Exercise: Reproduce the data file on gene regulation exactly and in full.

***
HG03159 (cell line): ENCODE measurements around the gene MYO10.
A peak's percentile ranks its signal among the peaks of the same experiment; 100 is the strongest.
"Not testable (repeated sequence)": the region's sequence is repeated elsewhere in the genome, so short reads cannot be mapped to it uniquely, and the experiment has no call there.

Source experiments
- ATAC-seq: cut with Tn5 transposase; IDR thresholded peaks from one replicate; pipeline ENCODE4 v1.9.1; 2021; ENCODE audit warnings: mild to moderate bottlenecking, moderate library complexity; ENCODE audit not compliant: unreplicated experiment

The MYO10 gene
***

HG03159 (cell line): ENCODE measurements around the gene MYO10.
A peak's percentile ranks its signal among the peaks of the same experiment; 100 is the strongest.
"Not testable (repeated sequence)": the region's sequence is repeated elsewhere in the genome, so short reads cannot be mapped to it uniquely, and the experiment has no call there.

Source experiments
- ATAC-seq: cut with Tn5 transposase; IDR thresholded peaks from one replicate; pipeline ENCODE4 v1.9.1; 2021; ENCODE audit warnings: mild to moderate bottlenecking, moderate library complexity; ENCODE audit not compliant: unreplicated experiment

The MYO10 gene